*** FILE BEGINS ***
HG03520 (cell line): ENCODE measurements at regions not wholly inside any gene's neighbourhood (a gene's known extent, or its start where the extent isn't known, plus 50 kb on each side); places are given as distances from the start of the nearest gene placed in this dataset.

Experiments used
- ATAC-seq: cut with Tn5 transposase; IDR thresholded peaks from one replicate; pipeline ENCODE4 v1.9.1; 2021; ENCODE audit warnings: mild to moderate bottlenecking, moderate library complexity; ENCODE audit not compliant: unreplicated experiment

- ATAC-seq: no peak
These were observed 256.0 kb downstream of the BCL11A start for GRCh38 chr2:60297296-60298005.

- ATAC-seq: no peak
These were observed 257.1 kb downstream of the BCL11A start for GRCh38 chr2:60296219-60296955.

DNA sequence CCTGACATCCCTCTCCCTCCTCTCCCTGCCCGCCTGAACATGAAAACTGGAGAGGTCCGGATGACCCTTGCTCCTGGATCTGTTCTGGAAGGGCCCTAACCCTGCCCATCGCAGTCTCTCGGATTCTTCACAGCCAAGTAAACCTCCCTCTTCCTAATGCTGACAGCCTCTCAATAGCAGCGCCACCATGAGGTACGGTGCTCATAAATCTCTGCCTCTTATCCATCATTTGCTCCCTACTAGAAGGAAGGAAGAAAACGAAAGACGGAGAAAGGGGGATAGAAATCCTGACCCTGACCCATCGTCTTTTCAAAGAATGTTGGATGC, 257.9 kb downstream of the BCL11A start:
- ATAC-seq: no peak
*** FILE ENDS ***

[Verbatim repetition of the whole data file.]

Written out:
HG03520 (cell line): ENCODE measurements at regions not wholly inside any gene's neighbourhood (a gene's known extent, or its start where the extent isn't known, plus 50 kb on each side); places are given as distances from the start of the nearest gene placed in this dataset.

Experiments used
- ATAC-seq: cut with Tn5 transposase; IDR thresholded peaks from one replicate; pipeline ENCODE4 v1.9.1; 2021; ENCODE audit warnings: mild to moderate bottlenecking, moderate library complexity; ENCODE audit not compliant: unreplicated experiment

- ATAC-seq: no peak
These were observed 256.0 kb downstream of the BCL11A start for GRCh38 chr2:60297296-60298005.

- ATAC-seq: no peak
These were observed 257.1 kb downstream of the BCL11A start for GRCh38 chr2:60296219-60296955.

DNA sequence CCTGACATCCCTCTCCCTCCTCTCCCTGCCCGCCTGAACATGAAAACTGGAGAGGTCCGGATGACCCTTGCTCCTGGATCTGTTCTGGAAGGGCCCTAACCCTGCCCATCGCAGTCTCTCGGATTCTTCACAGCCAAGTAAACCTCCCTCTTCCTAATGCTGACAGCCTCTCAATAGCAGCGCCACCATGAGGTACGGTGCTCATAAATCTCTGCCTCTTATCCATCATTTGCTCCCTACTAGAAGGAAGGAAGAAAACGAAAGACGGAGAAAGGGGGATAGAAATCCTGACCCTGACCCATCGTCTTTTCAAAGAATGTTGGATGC, 257.9 kb downstream of the BCL11A start:
- ATAC-seq: no peak